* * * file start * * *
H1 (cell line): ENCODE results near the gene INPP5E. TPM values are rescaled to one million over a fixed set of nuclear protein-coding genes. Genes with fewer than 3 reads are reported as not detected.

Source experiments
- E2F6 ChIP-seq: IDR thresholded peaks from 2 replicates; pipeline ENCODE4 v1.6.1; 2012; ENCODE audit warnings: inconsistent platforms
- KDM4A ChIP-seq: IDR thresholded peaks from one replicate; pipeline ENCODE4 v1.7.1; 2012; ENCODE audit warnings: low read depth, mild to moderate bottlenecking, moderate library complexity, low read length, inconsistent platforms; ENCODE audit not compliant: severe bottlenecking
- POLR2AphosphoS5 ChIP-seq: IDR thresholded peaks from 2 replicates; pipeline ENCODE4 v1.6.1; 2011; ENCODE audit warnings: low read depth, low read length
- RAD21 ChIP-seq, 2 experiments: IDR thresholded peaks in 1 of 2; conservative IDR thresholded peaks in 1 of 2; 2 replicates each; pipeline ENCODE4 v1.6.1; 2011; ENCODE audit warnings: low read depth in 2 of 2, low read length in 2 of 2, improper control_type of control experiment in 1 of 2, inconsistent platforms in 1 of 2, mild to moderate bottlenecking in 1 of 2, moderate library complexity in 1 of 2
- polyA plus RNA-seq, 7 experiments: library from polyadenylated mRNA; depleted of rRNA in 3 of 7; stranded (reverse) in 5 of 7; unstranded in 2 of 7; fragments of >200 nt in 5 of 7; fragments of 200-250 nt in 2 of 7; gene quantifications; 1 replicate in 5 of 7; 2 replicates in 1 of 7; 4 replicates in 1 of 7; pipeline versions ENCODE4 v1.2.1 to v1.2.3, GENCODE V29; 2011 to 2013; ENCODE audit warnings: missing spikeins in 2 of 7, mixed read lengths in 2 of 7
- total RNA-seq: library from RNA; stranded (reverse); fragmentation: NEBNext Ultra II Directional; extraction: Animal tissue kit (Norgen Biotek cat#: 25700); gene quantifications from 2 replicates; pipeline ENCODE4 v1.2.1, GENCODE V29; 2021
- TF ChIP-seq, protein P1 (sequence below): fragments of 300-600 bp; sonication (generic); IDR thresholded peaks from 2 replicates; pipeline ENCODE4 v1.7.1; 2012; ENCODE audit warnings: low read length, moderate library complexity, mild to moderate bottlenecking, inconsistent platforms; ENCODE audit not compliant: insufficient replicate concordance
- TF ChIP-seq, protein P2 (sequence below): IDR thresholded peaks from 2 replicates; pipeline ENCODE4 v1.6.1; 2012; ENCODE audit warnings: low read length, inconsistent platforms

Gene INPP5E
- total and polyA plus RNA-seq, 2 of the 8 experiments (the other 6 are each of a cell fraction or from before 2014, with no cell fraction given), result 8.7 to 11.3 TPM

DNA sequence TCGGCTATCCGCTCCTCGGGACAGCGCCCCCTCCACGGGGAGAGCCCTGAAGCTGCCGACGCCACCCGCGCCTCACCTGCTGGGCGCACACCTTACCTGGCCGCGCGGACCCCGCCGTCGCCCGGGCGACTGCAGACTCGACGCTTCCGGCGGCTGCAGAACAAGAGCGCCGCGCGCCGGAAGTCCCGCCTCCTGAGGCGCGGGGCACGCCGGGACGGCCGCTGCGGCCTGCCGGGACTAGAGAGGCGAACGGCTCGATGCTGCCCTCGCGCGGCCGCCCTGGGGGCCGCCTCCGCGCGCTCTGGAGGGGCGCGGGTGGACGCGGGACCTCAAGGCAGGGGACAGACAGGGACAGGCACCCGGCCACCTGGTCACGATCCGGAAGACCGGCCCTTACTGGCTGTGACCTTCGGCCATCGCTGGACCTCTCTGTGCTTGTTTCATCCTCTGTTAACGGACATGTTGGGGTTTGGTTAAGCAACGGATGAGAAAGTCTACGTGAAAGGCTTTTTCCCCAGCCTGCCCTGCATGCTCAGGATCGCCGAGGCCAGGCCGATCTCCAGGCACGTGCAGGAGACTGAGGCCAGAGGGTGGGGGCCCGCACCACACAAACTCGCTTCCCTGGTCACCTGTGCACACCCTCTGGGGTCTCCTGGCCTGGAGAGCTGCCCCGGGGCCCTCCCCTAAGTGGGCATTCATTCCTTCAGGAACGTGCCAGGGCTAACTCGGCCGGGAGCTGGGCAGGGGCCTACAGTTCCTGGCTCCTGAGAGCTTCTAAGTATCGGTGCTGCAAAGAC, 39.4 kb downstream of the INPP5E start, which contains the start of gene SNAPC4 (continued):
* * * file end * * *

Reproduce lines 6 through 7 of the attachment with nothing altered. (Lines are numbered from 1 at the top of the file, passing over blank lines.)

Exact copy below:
- RAD21 ChIP-seq, 2 experiments: IDR thresholded peaks in 1 of 2; conservative IDR thresholded peaks in 1 of 2; 2 replicates each; pipeline ENCODE4 v1.6.1; 2011; ENCODE audit warnings: low read depth in 2 of 2, low read length in 2 of 2, improper control_type of control experiment in 1 of 2, inconsistent platforms in 1 of 2, mild to moderate bottlenecking in 1 of 2, moderate library complexity in 1 of 2
- polyA plus RNA-seq, 7 experiments: library from polyadenylated mRNA; depleted of rRNA in 3 of 7; stranded (reverse) in 5 of 7; unstranded in 2 of 7; fragments of >200 nt in 5 of 7; fragments of 200-250 nt in 2 of 7; gene quantifications; 1 replicate in 5 of 7; 2 replicates in 1 of 7; 4 replicates in 1 of 7; pipeline versions ENCODE4 v1.2.1 to v1.2.3, GENCODE V29; 2011 to 2013; ENCODE audit warnings: missing spikeins in 2 of 7, mixed read lengths in 2 of 7